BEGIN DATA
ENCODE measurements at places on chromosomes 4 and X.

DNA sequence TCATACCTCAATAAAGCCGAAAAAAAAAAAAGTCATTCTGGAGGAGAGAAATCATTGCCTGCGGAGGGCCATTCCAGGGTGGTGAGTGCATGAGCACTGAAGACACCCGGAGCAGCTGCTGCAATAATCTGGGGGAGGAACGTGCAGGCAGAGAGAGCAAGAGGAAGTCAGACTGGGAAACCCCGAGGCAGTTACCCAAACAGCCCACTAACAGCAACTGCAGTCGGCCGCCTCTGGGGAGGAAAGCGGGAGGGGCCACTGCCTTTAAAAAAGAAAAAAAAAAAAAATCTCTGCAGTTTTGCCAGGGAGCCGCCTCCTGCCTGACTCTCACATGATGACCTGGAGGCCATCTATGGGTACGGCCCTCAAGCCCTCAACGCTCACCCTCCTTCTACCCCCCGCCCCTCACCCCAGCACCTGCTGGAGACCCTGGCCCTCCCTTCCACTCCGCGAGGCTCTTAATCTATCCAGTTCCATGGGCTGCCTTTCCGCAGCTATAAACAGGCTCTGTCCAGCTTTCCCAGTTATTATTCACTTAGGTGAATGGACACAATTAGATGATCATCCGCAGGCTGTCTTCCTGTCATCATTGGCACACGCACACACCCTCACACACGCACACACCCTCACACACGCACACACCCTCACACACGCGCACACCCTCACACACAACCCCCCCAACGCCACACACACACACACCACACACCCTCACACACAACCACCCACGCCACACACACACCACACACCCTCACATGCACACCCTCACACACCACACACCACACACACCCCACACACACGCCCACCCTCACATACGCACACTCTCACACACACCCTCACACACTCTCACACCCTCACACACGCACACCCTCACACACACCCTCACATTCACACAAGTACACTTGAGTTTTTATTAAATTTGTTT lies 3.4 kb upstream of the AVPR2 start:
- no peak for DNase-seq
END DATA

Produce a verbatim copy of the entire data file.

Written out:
ENCODE measurements at places on chromosomes 4 and X.

DNA sequence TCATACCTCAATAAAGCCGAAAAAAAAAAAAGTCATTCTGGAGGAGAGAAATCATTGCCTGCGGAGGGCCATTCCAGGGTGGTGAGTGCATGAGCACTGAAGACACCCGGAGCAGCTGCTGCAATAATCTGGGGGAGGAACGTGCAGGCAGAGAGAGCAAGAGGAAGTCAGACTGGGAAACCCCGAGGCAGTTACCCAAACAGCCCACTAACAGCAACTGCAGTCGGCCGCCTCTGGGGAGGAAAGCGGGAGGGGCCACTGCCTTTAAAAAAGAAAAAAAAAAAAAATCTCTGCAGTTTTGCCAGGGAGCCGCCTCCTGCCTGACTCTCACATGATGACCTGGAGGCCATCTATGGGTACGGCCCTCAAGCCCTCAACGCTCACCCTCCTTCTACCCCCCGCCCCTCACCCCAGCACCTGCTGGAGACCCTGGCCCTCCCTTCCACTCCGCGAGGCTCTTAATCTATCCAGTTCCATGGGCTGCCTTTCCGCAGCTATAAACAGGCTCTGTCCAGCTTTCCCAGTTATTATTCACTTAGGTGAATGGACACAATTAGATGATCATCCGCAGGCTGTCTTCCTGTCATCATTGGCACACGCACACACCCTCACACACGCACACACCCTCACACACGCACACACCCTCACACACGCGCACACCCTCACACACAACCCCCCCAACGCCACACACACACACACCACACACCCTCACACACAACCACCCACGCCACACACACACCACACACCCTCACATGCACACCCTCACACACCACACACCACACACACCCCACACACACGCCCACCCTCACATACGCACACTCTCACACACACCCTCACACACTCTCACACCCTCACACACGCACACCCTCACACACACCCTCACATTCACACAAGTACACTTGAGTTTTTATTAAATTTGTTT lies 3.4 kb upstream of the AVPR2 start:
- no peak for DNase-seq